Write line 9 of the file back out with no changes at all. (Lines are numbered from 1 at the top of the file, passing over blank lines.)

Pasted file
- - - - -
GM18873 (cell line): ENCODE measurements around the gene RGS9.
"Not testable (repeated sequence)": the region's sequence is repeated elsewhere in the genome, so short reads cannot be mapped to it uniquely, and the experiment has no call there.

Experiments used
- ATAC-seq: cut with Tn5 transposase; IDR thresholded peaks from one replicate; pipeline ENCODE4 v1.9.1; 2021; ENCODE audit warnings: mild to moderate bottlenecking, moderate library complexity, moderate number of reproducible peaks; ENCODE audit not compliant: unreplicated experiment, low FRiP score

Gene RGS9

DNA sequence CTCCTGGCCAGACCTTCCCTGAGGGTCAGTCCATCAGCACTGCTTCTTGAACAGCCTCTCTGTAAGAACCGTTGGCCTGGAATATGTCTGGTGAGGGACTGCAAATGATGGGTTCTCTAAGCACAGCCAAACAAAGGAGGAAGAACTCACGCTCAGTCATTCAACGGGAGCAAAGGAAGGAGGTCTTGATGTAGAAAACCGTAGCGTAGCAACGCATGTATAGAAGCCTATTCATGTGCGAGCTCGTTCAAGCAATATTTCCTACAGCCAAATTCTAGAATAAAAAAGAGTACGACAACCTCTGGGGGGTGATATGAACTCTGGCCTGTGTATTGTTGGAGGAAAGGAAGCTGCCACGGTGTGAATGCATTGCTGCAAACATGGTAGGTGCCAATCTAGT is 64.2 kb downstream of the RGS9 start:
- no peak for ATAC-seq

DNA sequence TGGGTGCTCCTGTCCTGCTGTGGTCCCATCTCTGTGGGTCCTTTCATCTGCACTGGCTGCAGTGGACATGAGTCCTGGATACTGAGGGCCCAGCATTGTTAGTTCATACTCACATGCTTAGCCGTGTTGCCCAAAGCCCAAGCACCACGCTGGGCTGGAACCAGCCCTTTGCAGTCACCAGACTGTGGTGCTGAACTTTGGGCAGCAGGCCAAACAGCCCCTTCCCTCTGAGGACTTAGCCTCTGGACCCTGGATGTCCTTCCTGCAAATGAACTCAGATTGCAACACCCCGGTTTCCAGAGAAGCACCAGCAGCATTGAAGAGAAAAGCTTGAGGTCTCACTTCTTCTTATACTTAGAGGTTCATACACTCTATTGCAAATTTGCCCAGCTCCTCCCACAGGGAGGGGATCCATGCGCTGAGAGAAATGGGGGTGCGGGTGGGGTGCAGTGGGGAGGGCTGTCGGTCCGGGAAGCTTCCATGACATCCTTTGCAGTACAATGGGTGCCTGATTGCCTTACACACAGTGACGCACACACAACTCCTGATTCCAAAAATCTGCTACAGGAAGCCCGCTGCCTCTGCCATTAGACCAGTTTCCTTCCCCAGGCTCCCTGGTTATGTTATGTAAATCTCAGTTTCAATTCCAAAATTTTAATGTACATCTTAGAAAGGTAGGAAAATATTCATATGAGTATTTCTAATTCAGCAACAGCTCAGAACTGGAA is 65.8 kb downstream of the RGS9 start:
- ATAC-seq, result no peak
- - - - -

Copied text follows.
- ATAC-seq, result no peak